Matzah: The Bread of Our Freedom
As we gather around the Passover table and begin with the Magid portion of the seder, which tells the story of Exodus, we stand and hold up the matzah and say: “Behold the Matzah, bread of poverty, which our ancestors ate in the land of Egypt. Let all who are hungry come and eat; all who are needy, come and celebrate the Passover with us.”
At first blush this seems so generous and welcoming. We are opening our door and inviting strangers who need to join us. Yet, what are we offering? We are offering the bread of poverty – a dry cracker that often causes constipation. It is the matzah that symbolizes slavery that we offer to those who are poor and needy. Why aren’t we offering them the chicken soup with matzah balls, brisket, and other tasty treats?
By looking deeper in the Passover story, we know that matzah is also called the bread of freedom. When we leave Egypt and hastily take the matzah with us, the matzah symbolizes our journey out of Egypt as a free people.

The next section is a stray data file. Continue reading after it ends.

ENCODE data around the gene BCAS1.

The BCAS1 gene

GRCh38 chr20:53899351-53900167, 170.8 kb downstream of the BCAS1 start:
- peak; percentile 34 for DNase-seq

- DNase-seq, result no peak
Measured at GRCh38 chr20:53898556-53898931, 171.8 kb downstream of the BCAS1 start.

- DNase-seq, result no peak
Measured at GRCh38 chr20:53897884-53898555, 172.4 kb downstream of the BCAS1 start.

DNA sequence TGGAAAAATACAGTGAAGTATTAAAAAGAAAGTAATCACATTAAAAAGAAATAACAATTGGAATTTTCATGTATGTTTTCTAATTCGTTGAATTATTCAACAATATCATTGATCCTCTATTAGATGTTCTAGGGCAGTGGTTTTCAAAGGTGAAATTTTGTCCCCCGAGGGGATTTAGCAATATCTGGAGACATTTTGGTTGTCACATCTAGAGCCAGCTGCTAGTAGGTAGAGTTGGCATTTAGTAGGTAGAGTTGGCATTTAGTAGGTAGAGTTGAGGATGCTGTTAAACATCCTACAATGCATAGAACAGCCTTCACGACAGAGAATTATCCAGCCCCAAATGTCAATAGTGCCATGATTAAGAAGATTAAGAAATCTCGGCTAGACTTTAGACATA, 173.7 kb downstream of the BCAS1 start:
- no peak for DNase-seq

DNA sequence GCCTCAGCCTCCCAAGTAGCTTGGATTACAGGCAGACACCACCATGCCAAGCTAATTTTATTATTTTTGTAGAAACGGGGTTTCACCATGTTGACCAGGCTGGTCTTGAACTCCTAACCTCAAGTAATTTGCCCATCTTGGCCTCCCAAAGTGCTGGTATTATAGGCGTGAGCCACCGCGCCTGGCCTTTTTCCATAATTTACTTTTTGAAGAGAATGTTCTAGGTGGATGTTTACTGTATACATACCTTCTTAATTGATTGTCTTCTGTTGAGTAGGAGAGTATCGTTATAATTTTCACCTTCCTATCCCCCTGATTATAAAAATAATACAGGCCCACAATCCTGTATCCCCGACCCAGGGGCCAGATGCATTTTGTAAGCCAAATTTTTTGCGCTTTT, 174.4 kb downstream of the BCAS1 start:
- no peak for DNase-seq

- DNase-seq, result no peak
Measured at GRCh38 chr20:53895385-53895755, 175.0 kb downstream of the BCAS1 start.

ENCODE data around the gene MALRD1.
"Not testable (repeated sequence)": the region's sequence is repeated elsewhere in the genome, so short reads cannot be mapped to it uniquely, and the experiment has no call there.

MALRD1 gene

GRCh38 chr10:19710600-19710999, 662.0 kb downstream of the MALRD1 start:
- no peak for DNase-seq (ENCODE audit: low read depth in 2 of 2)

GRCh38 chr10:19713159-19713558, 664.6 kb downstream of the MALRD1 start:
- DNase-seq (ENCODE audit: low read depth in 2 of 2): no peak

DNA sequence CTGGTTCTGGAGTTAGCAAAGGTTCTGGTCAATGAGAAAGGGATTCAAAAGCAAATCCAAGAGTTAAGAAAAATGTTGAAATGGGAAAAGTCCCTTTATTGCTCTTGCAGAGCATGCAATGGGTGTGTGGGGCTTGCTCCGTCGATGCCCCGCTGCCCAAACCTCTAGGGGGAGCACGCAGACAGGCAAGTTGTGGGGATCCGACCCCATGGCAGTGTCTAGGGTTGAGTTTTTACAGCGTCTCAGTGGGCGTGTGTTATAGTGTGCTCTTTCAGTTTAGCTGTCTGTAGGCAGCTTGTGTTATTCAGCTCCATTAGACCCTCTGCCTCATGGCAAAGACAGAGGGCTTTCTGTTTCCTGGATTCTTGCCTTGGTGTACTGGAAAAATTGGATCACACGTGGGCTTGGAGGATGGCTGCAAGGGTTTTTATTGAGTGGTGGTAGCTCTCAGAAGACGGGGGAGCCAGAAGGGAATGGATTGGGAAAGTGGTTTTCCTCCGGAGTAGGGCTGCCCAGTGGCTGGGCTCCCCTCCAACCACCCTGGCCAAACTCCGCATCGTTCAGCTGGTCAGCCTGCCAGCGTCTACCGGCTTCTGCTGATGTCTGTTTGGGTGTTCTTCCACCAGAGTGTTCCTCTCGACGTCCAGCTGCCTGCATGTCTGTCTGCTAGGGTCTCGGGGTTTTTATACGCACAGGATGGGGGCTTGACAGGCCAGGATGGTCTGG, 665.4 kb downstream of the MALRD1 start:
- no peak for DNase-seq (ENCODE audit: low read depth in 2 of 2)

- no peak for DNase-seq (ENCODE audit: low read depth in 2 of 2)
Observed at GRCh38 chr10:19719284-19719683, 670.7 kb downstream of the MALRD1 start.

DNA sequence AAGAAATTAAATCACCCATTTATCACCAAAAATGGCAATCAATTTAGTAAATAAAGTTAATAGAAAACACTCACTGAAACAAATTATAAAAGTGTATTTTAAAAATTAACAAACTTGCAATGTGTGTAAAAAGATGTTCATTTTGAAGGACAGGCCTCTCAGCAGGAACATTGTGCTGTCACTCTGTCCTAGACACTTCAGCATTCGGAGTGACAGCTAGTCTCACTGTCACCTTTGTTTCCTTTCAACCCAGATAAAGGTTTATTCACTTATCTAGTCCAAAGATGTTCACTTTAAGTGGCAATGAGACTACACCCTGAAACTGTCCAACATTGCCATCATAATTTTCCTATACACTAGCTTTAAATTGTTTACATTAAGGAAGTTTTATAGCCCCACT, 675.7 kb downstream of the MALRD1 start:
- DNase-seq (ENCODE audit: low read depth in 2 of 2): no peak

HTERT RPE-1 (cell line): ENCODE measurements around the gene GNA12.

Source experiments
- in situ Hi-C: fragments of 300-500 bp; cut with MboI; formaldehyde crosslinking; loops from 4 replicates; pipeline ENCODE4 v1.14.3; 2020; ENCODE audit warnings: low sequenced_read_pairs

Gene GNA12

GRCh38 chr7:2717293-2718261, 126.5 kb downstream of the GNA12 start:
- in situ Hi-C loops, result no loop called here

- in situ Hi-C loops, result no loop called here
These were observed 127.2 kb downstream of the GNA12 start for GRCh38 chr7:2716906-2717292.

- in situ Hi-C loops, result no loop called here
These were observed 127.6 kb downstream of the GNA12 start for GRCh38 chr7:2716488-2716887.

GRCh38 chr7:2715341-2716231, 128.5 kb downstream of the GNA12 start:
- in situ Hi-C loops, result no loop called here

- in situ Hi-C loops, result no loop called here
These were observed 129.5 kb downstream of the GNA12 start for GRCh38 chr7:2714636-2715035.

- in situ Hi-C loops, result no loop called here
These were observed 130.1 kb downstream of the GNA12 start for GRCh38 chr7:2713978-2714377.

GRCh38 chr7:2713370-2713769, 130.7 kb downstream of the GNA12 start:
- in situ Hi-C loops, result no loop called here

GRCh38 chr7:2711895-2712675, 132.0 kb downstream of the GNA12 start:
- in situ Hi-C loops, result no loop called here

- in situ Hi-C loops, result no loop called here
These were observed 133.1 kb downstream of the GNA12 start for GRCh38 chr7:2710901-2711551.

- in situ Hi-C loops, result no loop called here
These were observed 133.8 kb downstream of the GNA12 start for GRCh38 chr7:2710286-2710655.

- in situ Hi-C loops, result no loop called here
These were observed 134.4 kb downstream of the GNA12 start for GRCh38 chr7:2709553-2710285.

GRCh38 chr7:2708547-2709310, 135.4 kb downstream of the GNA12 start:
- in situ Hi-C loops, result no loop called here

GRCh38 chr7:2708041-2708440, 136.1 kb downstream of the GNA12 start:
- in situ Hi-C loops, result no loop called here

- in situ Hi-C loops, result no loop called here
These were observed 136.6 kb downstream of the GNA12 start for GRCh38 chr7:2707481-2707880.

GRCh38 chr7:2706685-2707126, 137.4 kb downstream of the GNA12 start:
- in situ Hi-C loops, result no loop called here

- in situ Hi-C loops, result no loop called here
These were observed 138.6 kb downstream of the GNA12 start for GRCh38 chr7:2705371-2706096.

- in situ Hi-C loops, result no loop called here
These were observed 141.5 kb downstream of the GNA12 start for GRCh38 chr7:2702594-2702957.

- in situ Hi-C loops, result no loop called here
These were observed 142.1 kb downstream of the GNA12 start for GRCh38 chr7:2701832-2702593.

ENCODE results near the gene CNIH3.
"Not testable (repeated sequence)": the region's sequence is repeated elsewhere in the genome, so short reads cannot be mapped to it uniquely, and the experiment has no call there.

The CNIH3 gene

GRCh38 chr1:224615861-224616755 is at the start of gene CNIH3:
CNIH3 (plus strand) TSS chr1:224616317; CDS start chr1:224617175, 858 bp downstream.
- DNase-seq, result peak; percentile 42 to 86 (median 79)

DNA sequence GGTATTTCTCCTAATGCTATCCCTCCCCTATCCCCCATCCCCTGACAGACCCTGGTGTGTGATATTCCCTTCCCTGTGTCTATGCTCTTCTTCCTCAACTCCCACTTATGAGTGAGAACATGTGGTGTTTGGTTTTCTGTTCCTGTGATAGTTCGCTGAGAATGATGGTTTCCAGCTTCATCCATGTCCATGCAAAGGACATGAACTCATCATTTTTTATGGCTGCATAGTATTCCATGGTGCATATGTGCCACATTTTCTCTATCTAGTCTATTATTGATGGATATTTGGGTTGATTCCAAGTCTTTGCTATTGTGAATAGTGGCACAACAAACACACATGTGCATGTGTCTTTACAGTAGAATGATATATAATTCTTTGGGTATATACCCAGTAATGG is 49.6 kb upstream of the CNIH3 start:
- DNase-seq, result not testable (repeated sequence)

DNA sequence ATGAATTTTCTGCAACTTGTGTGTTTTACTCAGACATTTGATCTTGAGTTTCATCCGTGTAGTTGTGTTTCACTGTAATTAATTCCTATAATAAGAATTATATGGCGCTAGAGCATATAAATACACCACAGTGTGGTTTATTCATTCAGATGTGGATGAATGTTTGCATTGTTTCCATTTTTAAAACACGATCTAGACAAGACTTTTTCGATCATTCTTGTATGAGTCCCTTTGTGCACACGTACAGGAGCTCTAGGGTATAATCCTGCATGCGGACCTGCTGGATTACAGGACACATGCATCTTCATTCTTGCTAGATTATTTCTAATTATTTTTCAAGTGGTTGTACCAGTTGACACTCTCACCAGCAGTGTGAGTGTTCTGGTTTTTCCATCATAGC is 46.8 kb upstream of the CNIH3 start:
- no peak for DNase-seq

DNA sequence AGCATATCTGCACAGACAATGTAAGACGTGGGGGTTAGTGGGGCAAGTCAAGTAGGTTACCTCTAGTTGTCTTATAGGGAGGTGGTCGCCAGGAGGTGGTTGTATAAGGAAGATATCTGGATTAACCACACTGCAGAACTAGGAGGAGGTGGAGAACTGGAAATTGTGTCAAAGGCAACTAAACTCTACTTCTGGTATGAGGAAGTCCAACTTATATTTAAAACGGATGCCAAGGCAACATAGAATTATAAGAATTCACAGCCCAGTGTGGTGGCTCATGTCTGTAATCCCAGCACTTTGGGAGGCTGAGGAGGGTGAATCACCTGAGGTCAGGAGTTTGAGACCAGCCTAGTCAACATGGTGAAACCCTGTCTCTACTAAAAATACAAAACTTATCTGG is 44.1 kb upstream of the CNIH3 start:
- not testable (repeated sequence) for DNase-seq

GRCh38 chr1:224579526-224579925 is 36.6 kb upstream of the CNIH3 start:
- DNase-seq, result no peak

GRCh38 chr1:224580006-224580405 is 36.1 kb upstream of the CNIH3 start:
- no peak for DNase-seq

The matzah is the same matzah – so what has changed? Our situation and our perspective have changed. As we transform, the matzah is also transformed.
So, too, is it with offering the matzah to those in need. In their current state of poverty, they see the matzah as the bread of poverty. However, when we help them, feed them and bring them into our homes, the matzah can be seen as liberating both the giver and the receiver of the matzah.
The key element here isn’t the matzah. It is the power of human connection. It is our ability to lift one another up – and to let others know that they are not alone.
This has been such a tough year for all of us. I hope that this Passover is a turning point to better times. Let us look around and find people to lift up. For at its essence, camp is similar. Camp is about lifting each other up. This Ramah value connects to our Jewish roots even in the Passover story and still guides us.
Let all who are hungry, come and eat. Let all who are hungry come and celebrate the Passover with us. May this be so this Passover, and may it be so this summer for all those who hunger to be back at our Ramah home. Shabbat Shalom.